Okhissa Lake still has big plans
Published 12:00 am Sunday, June 15, 2008
NATCHEZ — Don’t let the heat fool you, Lake Okhissa is a happening place these days.
Lake Okhissa‘s opening on November 7, 2007, brought almost four decades of work to a climax.
“(The opening) has been really smooth,” Deputy District Ranger Tim Slone said. “We’ve had some weekends where we were so close to capacity we thought we’d have to turn vehicles away, but we haven’t hit it yet.”
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In its short existence, Okhissa Lake has gotten a reputation as a fisherman’s paradise. For that, anglers can thank retired professional tournament angler Bill Dance.
“Basically what he did — along with fisheries biologists that work for the Forestry Service — is they all sat down together and worked on the design features of the lake,” Slone said. “We spent about $3.5 million on those design features.”
Among the design features were more than 600 spawning beds that are used primarily by brim, bass and croppy.
While the lake has been open for several months, there is still plenty of work to be done before the project can be deemed completed.
Only a few weeks ago the rangers opened the north end of the lake for water skiers.
Currently, Okhissa Lake is working on building several bathrooms and a beach area on the north end of the lake.
All-and-all, this year the park will was allotted approximately $1 million to build a bathroom at the north boat ramp, a bathroom at the future beach site and the beach itself.
“Basically, the sandy part of the beach — both above and below the water level — is in place,” Slone said. “But we don’t have any restrooms or sidewalks or anything for accessibility. That’s the part we’re working on now.”
Slone said the bulk of the money allocated for building the restrooms and beach will go to bringing sewer pipes and water and electric lines out to the site.
Also in the works is a campground for tents, trailers, RVs, fifth-wheels and cabins and a marina and lodge, although they’re not expected to be finished for a few years.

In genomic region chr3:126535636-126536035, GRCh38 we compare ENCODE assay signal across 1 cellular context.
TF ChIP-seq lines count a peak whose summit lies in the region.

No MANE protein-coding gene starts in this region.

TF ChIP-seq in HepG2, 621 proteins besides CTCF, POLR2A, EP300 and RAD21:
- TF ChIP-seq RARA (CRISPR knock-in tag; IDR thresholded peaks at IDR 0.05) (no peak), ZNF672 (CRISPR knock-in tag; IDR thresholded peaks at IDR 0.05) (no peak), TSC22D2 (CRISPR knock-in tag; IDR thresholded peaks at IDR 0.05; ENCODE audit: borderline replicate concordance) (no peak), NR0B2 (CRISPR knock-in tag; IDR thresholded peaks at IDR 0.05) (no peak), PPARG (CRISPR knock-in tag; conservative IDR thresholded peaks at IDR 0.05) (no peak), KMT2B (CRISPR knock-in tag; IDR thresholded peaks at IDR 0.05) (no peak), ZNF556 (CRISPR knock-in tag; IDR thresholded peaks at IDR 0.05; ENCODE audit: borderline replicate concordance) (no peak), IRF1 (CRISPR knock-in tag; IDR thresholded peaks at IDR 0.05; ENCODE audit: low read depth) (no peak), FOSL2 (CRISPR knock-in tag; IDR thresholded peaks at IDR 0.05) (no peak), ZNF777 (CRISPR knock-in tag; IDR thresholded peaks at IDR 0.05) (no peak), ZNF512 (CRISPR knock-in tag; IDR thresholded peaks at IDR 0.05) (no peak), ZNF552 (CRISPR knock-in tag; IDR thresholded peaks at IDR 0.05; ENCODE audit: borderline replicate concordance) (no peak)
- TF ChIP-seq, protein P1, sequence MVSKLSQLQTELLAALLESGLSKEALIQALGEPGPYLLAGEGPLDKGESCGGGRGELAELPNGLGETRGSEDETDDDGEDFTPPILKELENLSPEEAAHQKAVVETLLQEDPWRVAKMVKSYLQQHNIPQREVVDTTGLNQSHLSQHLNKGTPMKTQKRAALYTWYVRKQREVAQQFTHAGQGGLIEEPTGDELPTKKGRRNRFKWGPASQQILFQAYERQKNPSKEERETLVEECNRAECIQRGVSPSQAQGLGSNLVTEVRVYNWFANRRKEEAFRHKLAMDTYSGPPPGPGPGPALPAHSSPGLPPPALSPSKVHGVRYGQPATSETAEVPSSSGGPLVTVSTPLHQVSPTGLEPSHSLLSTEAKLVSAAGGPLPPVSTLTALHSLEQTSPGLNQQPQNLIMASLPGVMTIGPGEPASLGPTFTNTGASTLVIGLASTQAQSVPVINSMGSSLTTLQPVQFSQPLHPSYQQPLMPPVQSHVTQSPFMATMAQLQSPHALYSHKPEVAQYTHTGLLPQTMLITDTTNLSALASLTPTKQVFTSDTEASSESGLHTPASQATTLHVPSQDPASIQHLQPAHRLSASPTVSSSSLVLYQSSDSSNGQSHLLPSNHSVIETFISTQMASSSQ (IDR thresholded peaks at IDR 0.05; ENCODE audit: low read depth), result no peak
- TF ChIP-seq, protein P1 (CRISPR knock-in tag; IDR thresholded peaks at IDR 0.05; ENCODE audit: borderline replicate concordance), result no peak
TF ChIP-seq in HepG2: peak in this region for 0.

“A lot of that is going to depend on the prospectus and how good we are at generating interest,” Slone said. “We’ve got a lot of folks on our list that have said when we put out a prospectus they want a copy.”
Slone said the prospectus is basically a solicitation to private investors and partners that says “hey, here is what we have, this is what we’d like to have in addition to what we have now, here’s the facilities we have in place, this is the infrastructure we have right now.”
“Basically then we’d ask them to present us a business plan as part of their application in response to the prospectus and we’ll give you X-amount of months to respond to it,” Slone said.
The timeline is for camping on the east side of the lake is expected to be a few years because of the steps the park must take to construct the facilities.
According to Slone, fishermen and wildlife enthusiasts have traveled from all over the Southeast to visit the man-made lake, with the bulk of travelers coming from Mississippi, Louisiana, Florida and Texas.
The lake is open from 5 a.m. until 9 p.m. and costs just $5 a vehicle.
If you don’t enjoy being out on the water, there is still plenty for you to do.
At Okhissa Lake there is plenty of wildlife to observe and areas to hike.
“We don’t have any developed hiking trails, but we have some roads that aren’t open to vehicular access (that people hike on).”
Among the various species of animals in the area, Slone said there are deer, turkey, beavers and various birds such as great blue herons, eagles, great herons, geese and ducks.